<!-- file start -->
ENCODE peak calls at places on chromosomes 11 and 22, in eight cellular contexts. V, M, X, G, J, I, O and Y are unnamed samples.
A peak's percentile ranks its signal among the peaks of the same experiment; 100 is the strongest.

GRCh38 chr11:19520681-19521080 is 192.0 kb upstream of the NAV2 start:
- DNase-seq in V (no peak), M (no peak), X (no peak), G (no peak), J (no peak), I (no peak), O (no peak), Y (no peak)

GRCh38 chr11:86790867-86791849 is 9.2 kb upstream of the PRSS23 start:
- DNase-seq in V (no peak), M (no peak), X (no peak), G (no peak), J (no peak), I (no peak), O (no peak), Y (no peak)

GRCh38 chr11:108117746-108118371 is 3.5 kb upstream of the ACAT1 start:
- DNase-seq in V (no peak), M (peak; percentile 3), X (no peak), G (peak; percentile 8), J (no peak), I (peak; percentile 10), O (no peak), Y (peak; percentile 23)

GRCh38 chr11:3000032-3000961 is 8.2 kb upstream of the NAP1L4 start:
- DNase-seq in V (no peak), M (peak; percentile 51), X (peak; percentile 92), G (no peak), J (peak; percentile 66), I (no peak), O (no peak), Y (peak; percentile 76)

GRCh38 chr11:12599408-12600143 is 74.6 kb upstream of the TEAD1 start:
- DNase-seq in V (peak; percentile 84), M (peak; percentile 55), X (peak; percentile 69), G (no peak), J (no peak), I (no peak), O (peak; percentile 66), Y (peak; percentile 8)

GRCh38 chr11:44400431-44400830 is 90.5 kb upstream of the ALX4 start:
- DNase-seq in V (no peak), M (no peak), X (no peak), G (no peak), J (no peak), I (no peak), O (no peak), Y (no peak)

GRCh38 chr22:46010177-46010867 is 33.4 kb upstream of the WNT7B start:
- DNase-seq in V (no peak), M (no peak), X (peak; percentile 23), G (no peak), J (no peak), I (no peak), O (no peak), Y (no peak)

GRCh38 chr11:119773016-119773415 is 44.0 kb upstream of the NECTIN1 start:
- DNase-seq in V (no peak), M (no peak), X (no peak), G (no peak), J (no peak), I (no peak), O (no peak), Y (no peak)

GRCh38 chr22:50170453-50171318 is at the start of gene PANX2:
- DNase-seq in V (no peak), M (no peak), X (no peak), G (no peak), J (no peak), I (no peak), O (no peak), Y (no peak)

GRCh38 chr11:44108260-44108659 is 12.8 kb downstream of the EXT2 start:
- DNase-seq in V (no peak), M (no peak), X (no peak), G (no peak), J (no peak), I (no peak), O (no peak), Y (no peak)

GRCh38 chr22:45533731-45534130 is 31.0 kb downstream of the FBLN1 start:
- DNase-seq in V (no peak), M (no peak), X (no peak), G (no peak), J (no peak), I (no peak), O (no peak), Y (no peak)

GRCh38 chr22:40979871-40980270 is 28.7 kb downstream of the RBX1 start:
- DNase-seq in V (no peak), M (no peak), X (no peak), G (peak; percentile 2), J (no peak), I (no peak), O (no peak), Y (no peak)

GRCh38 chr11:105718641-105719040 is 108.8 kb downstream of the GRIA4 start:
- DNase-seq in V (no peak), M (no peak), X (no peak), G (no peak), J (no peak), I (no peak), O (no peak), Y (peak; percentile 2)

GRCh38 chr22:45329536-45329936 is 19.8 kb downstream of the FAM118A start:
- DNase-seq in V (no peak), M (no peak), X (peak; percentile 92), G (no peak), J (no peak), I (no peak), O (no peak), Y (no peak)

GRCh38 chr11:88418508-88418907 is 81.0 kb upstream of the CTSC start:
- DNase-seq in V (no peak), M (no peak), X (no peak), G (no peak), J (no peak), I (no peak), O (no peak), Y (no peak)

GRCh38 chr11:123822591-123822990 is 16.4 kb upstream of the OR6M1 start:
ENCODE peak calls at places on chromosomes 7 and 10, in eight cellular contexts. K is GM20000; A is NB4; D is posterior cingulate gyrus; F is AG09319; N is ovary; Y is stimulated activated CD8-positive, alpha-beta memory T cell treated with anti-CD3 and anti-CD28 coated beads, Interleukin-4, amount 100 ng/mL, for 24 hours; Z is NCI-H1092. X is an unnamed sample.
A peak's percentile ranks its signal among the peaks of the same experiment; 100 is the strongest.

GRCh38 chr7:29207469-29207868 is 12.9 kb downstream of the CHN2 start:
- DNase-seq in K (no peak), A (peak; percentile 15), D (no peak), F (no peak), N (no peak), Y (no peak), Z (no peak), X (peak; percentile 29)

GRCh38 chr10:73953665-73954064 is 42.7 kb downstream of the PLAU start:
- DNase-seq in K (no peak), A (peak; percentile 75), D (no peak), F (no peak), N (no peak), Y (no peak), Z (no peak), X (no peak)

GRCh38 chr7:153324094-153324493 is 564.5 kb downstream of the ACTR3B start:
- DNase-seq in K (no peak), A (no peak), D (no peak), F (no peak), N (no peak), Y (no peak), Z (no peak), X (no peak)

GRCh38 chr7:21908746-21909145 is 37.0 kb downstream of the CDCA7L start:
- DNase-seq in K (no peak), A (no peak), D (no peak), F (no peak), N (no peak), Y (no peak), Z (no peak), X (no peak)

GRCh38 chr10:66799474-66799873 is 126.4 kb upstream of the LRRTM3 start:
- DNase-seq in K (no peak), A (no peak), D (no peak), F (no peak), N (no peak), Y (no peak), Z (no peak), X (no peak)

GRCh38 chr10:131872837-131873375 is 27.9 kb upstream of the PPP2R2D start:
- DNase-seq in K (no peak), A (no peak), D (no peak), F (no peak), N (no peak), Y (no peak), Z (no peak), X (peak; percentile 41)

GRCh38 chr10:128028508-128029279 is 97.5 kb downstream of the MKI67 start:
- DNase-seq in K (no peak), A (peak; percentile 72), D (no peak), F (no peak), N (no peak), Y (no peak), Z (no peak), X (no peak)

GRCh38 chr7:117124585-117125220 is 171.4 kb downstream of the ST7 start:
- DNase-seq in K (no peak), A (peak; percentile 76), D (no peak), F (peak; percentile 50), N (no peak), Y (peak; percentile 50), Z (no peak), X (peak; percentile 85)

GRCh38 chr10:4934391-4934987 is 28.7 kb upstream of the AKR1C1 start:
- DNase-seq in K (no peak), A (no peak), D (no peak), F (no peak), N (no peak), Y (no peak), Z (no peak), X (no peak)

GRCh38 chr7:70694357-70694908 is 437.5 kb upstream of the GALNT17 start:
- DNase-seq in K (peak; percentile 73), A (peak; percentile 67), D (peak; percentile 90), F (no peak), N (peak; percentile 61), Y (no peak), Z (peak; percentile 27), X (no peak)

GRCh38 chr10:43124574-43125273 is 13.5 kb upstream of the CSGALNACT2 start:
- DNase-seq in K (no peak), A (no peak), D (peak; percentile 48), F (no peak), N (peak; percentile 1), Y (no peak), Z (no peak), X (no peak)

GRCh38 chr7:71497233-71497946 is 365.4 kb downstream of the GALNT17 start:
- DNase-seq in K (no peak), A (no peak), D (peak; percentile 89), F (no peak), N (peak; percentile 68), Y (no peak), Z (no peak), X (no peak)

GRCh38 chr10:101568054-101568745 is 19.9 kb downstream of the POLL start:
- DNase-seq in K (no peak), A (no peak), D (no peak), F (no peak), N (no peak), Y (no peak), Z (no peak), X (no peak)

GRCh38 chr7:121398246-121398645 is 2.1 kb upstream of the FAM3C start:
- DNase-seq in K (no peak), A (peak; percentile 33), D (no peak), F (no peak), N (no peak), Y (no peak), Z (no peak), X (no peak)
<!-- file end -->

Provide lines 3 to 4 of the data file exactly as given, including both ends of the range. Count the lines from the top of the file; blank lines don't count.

GRCh38 chr11:19520681-19521080 is 192.0 kb upstream of the NAV2 start:
- DNase-seq in V (no peak), M (no peak), X (no peak), G (no peak), J (no peak), I (no peak), O (no peak), Y (no peak)